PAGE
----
Raymond Chalmé, the developer of 40 Bleecker in the NoHo neighborhood of Manhattan, tried to be cognizant of saddling future owners with too many amenities.
“I didn’t want anything that seemed like it was trying too hard,” he said of the building, where apartments cost about $2 million for a one-bedroom but go up to $18 million for a penthouse.
But he wanted a theme: wellness. Instead of putting in a spa, he leased space to Clean Market, provider of cryotherapy, acupuncture and IV drips to re-energize residents after a big night out.
“It has this exclusivity, but you’re not paying it,” he said.
What holds value is not a bonanza of amenities; it’s classic design and a sense of history.
The ultraluxury units that appreciated at the highest rates from 2007 to 2017 were in classic Manhattan buildings like the Dakota and the San Remo, said Nancy Wu, an economist at StreetEasy. New condos have appeared on the list but have dropped off.
But core amenities still matter. Ms. Wu said the top five — doorman, elevator, laundry, roof deck and gym — added about 20 percent to the purchase price and 20 to 30 percent to the rent an owner can charge.
Breaking out the value of other amenities, though, is difficult, Ms. Wu said. “It’s hard to say which amenity is adding or taking away value because there are often so many amenities bundled together,” she said. “If they have a climbing wall, they probably have a yoga studio, too.”
She said there was one exception: Private elevators, which let owners zip up to their penthouses without mingling with the masses, are highly sought after.
Other privacy perks are popping up. In the New Orleans development, Mr. Friedman added a private package room, so neither the pizza boy nor the FedEx delivery man would have a window into the lives of the residents.
But it’s worth noting that tastes change. Pools, while essential in Miami or Los Angeles, may be making less of a splash in New York. Ian Bruce Eichner, a Manhattan developer and the founder of the Continuum Company, said he had to choose between a pool and a parking garage for Madison Square Park Tower on East 22nd Street.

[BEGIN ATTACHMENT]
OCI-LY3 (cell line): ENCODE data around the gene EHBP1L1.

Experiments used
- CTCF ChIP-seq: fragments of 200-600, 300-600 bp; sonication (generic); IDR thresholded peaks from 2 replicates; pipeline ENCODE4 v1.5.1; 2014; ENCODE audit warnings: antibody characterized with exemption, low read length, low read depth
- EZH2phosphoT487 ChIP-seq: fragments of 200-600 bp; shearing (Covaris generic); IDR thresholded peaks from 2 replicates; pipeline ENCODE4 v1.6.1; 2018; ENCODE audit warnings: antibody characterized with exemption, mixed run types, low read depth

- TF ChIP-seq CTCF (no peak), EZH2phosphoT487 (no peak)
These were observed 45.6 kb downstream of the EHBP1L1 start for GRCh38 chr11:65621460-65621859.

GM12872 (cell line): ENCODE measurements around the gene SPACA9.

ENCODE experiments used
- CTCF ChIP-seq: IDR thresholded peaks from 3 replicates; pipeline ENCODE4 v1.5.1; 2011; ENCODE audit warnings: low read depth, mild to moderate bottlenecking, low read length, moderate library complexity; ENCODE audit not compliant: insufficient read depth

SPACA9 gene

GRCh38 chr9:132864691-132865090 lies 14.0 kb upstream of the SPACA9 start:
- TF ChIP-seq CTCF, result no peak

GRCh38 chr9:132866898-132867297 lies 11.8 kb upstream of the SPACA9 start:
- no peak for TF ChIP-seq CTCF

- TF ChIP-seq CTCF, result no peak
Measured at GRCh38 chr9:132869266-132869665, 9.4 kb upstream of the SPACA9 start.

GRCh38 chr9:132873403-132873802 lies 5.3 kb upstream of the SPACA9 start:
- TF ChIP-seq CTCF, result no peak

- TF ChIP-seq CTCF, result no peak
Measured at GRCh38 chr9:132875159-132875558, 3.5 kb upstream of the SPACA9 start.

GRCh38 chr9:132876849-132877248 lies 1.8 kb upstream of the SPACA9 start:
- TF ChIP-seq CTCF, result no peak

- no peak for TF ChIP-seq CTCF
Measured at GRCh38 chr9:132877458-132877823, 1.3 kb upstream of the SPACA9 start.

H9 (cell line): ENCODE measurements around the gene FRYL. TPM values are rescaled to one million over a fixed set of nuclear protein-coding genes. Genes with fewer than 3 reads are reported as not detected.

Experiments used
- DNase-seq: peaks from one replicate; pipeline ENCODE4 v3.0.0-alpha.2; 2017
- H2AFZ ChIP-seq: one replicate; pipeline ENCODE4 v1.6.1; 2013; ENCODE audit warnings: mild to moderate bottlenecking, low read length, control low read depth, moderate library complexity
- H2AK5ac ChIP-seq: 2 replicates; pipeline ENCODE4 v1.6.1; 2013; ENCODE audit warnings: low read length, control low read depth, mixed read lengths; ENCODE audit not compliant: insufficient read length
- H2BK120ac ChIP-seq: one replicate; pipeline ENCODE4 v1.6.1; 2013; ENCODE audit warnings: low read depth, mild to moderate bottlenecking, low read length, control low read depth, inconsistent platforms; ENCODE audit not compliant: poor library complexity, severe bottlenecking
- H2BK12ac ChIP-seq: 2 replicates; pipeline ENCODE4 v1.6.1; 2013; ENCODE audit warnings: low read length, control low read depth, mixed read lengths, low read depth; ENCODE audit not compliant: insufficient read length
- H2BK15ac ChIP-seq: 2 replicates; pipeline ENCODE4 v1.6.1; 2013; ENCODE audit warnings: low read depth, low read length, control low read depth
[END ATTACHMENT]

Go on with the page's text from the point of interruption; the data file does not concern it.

“You have an indoor pool and typically six people use it,” he said. “We’ve got 82 units here.”
So he went with parking, albeit just 16 spaces. “People who can afford a $20 million apartment, they have cars,” he said. “Not one single person said: ‘Do you have a pool? Oh, we’re not coming here.’ But if I didn’t have parking, I would have lost people.”
To park the cars, residents need only to press a button: A plate comes out, the driver puts the car on it and the plate parks the car without any human input.
In a nod to people in the multimillion-dollar apartments on the lower floors with no parking space, Mr. Eichner added a lounge on the 54th floor. The 1,700-square-foot space could have been a $15 million three-bedroom apartment; instead, it’s a space for entertaining that anyone in the building can use.
In the end, buyers just want the most spacious apartment they can afford.
When Alex Tao, who owns an advertising agency, looked at options in Hollywood, every building had a pool, which he figured he would not use often. One had concierge laundry service; another had valet parking.
But the apartment he chose was more spacious for the same price as those in other buildings, and it had an extra loft space that he could make into an office.
“All of those buildings had the same amenities,” he said, “but this apartment had a completely different layout that you wouldn’t get anywhere else.”